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05/13/08 8:35 PM ET
Wilson keeps outing in perspective
Texas closer wants better results in non-save situations
By T.R. Sullivan / MLB.com
ARLINGTON -- C.J. Wilson had a simple explanation for what happened on Monday night, when he gave up a game-tying, three-run home run to Mariners catcher Kenji Johjima in the top of the ninth inning. He blamed it on Chuck Morgan, the Rangers' public address announcer who also runs the video board. "When I came into the game, they showed a clip of me striking somebody out on an 0-2 high fastball," Wilson said. "They gave away my whole game plan. They should show me getting ground balls on changeups." Wilson was joking, of course. He wasn't happy the Mariners scored four runs off him in the top of the ninth and sent Monday's game into extra innings. But the Rangers won, 13-12, in the bottom of the 10th, so Wilson wasn't flogging himself, either. That's not his style or reaction to any situation. "The hard thing, I guess, is balancing between demanding a lot out of yourself and at the same time taking a realistic approach," Wilson said. "We won the game and everybody was happy. It wasn't a save situation, so I didn't blow a save. Technically, it's not that bad. It could have been worse. It could have been a 2-1 game and we could have been in the middle of a losing streak." The reality was Wilson had Johjima down 0-2 and threw a high fastball that was above the strike zone. Johjima managed to tomahawk it into the wind and just over the left-field fence for his first home run of the year. The four runs ballooned Wilson's ERA to 5.40. He has a 2.25 ERA in his nine save opportunities and has been successful on eight of them. But he has allowed eight runs in 8 2/3 innings in his non-save situations. Wilson said it's different pitching in a non-save situation, but he added that it's up to him to learn to make the adjustment. "If I knew the answers, I'd probably be doing it," Wilson said. "Making adjustments isn't the difficult part at this level of play. Everybody in here can make adjustments; otherwise they'd only last a week. It's not knowing what adjustments you need to make, because you can change anything. "I could throw sidearm if I wanted to. I could throw all forkballs. I could throw all knuckleballs. There's a billion things you can do. What actually matters is figuring out what adjustments to make. That's what takes the fine-tooth comb to go over, and that's why we have pitching coaches, video and stuff like that."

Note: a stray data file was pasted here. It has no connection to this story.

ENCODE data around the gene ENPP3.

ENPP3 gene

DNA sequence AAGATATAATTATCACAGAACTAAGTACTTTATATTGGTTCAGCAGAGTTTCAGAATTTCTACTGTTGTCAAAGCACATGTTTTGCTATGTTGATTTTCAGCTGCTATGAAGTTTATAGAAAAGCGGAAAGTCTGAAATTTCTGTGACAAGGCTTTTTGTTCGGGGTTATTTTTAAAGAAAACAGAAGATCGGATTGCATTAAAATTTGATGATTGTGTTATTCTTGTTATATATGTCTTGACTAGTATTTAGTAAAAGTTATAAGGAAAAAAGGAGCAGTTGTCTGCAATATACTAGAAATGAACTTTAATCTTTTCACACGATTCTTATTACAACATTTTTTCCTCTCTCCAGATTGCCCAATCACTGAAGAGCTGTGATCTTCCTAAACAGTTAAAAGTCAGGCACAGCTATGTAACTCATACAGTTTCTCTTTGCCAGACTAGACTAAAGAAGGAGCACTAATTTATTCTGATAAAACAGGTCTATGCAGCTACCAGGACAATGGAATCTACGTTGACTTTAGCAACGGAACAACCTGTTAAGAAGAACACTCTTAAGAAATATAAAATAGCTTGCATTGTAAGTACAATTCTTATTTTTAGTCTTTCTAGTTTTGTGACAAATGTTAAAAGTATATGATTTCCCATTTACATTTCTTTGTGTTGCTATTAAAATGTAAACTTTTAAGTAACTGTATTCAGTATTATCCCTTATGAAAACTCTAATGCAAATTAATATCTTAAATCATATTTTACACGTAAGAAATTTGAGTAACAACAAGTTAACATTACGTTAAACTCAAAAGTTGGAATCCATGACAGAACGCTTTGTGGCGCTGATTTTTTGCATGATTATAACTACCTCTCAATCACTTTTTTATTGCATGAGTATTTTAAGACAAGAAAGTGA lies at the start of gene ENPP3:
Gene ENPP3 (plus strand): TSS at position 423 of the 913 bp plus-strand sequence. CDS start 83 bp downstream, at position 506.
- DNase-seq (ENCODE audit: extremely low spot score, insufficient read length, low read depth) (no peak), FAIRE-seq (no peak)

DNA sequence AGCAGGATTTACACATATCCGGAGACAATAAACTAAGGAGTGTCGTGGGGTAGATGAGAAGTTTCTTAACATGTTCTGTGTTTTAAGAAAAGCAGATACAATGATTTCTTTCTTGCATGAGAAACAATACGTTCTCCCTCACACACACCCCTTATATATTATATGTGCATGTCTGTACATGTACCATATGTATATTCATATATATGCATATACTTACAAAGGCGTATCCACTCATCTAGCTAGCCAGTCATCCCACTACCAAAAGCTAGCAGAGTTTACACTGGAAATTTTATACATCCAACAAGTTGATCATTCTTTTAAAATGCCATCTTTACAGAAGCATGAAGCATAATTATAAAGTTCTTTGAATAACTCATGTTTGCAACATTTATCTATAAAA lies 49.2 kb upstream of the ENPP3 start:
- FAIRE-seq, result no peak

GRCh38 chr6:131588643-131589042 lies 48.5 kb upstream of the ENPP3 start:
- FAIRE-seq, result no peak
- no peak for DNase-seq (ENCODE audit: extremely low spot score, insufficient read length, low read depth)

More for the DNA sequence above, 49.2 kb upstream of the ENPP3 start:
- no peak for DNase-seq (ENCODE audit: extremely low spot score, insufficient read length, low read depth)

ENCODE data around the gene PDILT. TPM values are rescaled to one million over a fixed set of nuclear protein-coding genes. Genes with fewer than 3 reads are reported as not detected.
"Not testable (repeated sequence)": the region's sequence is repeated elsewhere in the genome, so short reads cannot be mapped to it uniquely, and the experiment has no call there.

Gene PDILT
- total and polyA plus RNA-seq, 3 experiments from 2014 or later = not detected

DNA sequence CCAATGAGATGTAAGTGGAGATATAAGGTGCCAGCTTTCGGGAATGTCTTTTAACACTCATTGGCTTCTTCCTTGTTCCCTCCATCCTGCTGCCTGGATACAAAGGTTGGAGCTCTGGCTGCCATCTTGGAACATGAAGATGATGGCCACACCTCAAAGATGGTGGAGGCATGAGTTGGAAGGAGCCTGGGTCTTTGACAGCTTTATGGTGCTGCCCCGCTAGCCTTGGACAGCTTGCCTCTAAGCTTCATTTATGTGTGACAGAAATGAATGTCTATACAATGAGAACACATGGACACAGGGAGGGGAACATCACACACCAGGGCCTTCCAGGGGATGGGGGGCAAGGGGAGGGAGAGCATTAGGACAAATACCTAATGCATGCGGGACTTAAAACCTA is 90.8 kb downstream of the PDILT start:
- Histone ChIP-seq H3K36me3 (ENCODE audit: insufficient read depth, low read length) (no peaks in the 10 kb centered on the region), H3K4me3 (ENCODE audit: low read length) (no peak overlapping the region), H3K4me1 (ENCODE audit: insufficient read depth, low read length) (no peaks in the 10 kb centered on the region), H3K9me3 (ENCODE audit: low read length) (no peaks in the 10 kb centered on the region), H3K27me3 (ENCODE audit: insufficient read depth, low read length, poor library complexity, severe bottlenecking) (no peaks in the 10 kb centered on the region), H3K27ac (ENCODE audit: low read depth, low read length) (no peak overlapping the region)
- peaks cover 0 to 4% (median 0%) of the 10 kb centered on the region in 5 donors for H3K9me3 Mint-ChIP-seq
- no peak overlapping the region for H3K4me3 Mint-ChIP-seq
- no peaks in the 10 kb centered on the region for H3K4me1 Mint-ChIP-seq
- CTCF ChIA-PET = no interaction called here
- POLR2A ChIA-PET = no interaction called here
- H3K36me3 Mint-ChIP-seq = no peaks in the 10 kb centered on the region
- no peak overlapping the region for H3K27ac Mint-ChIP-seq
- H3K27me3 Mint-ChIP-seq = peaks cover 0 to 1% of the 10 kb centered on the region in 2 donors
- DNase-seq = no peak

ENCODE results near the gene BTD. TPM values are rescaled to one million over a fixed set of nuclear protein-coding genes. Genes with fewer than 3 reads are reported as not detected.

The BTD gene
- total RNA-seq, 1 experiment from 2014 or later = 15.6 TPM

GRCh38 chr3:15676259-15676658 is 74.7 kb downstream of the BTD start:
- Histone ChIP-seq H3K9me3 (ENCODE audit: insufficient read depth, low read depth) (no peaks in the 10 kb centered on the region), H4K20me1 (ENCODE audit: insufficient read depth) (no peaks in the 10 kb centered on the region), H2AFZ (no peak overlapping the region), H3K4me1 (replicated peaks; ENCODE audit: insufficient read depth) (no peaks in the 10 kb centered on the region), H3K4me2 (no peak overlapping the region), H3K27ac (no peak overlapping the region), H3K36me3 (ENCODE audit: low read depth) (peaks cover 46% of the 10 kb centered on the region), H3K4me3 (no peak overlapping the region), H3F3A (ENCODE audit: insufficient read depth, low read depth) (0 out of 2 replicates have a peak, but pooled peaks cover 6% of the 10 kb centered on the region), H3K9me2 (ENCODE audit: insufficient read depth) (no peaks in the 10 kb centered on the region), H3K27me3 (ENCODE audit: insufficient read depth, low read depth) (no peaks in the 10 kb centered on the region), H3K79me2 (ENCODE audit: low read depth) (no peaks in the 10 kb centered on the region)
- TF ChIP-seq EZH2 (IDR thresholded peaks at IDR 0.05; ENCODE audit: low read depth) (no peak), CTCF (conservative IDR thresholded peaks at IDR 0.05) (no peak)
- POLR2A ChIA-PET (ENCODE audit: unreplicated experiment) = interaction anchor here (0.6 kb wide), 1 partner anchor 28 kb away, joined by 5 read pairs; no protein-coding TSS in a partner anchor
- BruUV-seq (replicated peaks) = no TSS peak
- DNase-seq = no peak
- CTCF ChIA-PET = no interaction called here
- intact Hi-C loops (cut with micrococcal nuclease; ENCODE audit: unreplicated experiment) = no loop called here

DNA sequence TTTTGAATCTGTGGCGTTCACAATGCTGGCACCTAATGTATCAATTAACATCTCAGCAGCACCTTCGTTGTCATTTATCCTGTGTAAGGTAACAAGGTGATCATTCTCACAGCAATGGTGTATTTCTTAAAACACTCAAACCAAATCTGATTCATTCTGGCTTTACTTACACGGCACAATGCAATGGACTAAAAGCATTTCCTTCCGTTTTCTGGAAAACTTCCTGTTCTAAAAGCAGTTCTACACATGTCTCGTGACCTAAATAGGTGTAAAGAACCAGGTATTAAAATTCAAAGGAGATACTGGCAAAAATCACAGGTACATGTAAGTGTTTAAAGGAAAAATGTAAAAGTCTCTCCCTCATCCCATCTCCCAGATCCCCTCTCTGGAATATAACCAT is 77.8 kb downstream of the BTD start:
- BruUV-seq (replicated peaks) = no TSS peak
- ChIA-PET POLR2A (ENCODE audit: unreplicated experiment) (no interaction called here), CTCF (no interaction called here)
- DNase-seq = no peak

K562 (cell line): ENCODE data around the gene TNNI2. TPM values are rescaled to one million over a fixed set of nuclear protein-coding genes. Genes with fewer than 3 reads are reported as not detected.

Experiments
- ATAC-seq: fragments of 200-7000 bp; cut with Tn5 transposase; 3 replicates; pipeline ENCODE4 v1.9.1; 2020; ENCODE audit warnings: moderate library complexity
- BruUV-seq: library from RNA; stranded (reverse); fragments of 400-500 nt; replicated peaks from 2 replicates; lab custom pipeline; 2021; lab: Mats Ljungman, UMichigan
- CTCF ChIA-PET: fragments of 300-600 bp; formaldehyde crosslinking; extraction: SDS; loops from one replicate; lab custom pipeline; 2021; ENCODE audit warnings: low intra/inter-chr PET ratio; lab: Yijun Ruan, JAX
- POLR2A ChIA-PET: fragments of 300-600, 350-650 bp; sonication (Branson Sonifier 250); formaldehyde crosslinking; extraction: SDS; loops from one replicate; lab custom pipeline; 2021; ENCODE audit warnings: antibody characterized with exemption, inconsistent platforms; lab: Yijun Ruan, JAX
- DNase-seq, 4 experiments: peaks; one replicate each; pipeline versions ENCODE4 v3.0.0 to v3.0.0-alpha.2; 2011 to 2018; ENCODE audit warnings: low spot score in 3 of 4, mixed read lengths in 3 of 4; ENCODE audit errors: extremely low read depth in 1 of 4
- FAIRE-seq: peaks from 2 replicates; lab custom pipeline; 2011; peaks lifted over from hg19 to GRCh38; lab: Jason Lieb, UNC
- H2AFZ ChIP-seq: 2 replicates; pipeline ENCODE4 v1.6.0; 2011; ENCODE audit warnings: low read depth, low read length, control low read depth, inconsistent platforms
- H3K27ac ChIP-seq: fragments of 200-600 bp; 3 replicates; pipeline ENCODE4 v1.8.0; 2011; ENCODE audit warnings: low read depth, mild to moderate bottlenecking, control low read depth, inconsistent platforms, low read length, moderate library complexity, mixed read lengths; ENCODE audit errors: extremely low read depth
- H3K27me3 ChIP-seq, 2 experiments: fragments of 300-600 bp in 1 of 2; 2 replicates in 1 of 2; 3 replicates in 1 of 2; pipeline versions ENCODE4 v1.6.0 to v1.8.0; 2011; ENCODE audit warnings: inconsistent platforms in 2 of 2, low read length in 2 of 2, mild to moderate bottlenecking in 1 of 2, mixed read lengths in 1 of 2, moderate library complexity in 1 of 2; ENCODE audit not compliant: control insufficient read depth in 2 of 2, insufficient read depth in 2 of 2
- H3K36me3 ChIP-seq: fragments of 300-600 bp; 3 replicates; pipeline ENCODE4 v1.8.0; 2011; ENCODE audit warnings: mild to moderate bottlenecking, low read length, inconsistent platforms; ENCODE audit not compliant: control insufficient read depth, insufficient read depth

T.R. Sullivan is a reporter for MLB.com. This story was not subject to the approval of Major League Baseball or its clubs.